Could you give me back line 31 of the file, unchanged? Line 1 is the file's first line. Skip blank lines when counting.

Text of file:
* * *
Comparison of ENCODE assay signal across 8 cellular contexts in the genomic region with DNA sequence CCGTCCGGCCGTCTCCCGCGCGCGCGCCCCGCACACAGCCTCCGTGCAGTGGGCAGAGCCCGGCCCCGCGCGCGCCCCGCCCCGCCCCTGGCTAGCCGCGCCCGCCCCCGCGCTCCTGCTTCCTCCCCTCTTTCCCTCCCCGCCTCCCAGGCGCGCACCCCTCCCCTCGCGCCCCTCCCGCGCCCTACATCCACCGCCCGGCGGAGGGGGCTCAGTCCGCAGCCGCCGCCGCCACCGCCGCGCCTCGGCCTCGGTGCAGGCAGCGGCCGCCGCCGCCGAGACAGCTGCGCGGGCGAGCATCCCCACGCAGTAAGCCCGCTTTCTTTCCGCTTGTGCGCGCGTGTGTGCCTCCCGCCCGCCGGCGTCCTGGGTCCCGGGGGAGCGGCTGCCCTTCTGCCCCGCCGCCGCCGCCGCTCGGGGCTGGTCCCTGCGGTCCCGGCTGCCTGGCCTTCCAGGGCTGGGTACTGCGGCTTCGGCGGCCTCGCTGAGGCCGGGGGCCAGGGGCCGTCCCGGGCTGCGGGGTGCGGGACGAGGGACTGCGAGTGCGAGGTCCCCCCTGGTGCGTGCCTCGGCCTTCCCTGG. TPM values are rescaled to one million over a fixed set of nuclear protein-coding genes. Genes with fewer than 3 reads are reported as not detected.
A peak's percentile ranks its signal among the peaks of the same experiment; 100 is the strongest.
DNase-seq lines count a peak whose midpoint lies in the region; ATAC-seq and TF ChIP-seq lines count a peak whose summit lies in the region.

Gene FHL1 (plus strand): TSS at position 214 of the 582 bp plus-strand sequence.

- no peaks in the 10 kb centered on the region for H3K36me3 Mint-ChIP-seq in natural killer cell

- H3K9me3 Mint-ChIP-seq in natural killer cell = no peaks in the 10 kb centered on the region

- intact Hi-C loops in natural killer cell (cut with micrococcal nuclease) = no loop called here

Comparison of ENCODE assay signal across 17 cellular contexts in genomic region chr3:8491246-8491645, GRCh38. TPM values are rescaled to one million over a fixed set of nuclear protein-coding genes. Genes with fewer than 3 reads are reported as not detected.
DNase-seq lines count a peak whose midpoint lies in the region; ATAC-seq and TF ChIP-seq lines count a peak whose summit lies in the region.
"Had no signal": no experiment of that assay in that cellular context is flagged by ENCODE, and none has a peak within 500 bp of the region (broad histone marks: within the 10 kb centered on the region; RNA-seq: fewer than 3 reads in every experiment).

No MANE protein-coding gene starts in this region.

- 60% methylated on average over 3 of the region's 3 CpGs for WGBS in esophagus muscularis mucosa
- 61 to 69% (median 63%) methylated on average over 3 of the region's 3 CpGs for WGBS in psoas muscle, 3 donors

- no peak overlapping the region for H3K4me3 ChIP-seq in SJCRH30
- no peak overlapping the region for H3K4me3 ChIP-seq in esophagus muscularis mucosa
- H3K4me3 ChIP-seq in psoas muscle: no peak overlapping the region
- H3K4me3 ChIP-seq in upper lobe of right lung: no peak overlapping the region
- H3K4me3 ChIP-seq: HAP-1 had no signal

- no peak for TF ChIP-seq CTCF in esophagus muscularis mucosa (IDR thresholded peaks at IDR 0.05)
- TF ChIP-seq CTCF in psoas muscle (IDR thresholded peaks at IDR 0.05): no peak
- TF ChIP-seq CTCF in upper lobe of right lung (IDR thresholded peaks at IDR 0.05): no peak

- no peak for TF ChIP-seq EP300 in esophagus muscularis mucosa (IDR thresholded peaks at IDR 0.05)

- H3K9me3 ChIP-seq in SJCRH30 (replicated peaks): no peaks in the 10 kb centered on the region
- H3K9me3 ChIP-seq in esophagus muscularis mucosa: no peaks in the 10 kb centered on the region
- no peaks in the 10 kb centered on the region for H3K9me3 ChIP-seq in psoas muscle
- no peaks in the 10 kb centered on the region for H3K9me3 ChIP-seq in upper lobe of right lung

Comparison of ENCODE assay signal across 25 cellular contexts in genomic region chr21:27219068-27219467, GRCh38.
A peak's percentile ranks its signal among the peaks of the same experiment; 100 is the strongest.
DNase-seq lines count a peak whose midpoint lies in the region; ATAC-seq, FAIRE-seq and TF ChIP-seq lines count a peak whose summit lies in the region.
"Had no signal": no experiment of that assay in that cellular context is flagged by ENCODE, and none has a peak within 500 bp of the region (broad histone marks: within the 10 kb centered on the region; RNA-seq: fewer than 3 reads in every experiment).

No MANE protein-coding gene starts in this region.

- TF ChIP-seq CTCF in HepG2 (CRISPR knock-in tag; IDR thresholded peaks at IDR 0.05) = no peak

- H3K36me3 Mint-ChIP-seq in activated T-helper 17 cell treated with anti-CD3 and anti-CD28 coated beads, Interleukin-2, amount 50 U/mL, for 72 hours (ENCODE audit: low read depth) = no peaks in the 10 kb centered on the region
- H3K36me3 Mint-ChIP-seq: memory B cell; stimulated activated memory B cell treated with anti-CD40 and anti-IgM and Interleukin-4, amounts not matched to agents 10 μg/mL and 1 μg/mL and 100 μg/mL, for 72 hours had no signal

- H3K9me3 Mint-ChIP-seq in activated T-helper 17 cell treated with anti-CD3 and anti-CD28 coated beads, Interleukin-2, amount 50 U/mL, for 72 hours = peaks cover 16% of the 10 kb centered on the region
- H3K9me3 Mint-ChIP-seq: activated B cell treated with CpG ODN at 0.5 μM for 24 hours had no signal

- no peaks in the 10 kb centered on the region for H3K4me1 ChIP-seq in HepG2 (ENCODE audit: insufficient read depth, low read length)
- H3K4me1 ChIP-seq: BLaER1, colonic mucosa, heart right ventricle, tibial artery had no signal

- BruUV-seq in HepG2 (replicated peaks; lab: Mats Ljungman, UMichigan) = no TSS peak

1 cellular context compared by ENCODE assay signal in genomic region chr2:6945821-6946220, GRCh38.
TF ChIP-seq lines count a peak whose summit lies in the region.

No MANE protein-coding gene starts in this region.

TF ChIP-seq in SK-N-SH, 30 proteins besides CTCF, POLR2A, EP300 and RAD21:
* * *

No MANE protein-coding gene starts in this region.